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Why regional parties are a NO-GO in Karnataka

March 26, 2013 14:37 IST

Vicky Nanjappa analyses why regional parties have always failed to lure the voters in Karnataka.

Karnataka has never had a history of supporting regional parties. The best performance by a regional party in the state ever was by the Karnataka Congress Party led by S Bangarappa, which had won 10 seats.

Going by these statistics, it becomes very evident that two regional parties -- namely the Karnataka Janatha Party led by former Chief Minister B S Yeddyurappa and the B S R Congress headed by B Sriramulu -- would be starting off on a back foot

The KJP, on one hand has been claiming that it would topple the Bharatiya Janata Party and form the government with the Congress, despite the latter making no such commitment.

The BSR Congress is desperately looking for allies. It is already in talks with the Janata Dal-Secular, and has even told the party that they could decide on the seat sharing.

However, the JD-S has remained non-committal, and for public consumption, its leader and former chief minister H D Kumaraswamy has stated that they would fight the May 5 polls by themselves.

What makes a regional party fail in Karnataka?

Devraj Urs, a towering leader in the Congress had floated a regional party and failed. Bangarappa, another strong leader from the Congress tried this on numerous occasions and failed miserably. He had launched the Karnataka Congress Party and later the Karnataka Vikas Party and put up a very poor showing.

However Bangarappa’s KCP had bagged 10 seats in an election, and that is the best showing by a regional party in the Karnataka legislative assembly of 226 seats.

What makes a regional party fail in Karnataka? Experts would say that the people of Karnataka do not have a regional mindset and have always preferred a national party. There is always this argument then as to why the JD-S has done so well.

The JD-S may have adopted a regional character today, but has always been viewed as a national party by many in the state. It was a creation of the various splinters of the Janata Party which was national in nature.

Moreover, like several other regional parties in the country, the Janata Party was formed through a movement. There is also this additional tag that the JD-S has had a prime minister (H D Deve Gowda).

However, the JD-S today has been adopting a regional approach and this has ensured their downfall in various parts of the state. They are strong only in pockets and are capable of making dents in the Mysore and Mandya belts.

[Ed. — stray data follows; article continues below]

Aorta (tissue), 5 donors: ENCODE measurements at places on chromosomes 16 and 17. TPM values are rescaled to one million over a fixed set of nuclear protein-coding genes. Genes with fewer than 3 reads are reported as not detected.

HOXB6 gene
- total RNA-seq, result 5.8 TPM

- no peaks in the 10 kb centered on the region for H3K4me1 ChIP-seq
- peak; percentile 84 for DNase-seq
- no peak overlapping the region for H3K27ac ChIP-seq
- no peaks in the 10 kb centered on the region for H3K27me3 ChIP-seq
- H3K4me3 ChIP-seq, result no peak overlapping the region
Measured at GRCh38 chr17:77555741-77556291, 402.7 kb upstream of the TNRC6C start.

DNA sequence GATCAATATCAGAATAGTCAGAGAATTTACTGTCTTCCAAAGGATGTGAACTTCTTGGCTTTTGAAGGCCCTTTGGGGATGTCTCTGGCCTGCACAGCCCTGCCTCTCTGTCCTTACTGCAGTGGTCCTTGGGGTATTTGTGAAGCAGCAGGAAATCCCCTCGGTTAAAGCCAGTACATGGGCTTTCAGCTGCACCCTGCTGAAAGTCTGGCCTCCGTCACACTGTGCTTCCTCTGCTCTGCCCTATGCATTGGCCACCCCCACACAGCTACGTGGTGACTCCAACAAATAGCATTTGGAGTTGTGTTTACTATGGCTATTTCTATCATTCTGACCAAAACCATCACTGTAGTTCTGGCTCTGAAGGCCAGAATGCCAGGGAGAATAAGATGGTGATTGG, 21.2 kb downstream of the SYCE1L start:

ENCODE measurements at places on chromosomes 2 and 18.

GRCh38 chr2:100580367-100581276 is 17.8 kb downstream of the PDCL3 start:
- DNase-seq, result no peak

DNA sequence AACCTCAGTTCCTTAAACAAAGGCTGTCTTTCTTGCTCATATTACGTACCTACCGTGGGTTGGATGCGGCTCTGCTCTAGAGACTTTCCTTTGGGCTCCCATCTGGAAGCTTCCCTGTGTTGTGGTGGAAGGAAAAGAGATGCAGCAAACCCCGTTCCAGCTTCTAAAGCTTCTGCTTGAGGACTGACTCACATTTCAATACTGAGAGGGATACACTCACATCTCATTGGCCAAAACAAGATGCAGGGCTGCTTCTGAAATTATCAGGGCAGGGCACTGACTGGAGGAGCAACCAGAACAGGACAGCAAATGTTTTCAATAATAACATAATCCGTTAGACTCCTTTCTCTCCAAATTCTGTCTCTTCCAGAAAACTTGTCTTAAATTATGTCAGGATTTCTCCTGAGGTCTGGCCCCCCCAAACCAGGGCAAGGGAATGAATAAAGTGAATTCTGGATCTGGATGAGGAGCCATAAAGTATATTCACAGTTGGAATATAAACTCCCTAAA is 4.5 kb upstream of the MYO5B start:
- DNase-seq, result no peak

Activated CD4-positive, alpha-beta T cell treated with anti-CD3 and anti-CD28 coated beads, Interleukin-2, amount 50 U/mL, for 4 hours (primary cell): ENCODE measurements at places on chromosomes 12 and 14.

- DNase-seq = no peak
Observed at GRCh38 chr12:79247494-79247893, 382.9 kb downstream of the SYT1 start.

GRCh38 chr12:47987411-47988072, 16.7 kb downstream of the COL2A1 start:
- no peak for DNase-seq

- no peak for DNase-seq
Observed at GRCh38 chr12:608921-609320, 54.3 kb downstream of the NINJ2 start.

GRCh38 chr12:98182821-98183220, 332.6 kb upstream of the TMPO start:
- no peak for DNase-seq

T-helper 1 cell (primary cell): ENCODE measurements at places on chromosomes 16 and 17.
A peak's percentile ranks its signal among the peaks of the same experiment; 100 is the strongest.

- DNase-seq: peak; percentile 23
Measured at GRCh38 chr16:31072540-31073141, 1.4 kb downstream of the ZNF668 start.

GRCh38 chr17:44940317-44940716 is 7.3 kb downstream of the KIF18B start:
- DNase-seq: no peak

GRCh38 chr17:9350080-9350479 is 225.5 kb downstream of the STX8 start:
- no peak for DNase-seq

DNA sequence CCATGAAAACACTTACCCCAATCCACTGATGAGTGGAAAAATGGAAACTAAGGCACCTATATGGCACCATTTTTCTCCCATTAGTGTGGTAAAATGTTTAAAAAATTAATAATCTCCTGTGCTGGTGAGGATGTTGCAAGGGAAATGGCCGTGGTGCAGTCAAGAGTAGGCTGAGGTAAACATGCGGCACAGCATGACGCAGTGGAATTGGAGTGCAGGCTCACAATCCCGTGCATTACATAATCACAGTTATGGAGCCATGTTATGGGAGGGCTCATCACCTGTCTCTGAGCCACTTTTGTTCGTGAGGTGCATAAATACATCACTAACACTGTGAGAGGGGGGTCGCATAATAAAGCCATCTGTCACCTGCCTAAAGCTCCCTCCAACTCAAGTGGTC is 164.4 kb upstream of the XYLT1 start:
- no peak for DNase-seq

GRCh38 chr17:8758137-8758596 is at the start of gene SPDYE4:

The biggest drawback for a regional party in Karnataka has always been the lack of an ideology and reason. All these regional parties in the state have been offshoots of personal ambition of individuals who have had a personal vendetta or have been ignored in their party.

There is no background or a strong history that these parties have as they come into existence overnight and vanish by the time the elections are complete.

This is very clear in the case of Yeddyurappa. He has been very clear that this is being done to hurt the BJP. However, to give his party some justification he has been championing the cause of regionalism.

But even the voter in Karnataka is aware of what exactly Yeddyurappa wants. He has been calling himself the sole leader of the Lingayats. But in the 1,400 Lingayat-dominated districts he managed to win just 34 seats during the recent urban local body polls.

In Belgaum, which he claimed as his greatest base, he only managed two seats. Sriramulu’s case is no different. He floated his political party only for the sake of political survival. With the crackdown on the mining mafia and the names of mining barons, the Reddy brothers coming into the forefront, Sriramulu, who was their closest aide, found himself fighting for survival.

Janardhan, one of the Reddy brothers, was sent to jail and the BJP has already started distancing itself from Sriramulu. He was aware that he would not be given a ticket and had no choice to launch a party to ensure that he survived.

These are not issues that are going to interest Karnataka voters and they are clearly going to stay away from parties that have been launched with a personal vendetta. Moreover according to political observers these regional parties will not be found after these elections are over.

Vicky Nanjappa in Bangalore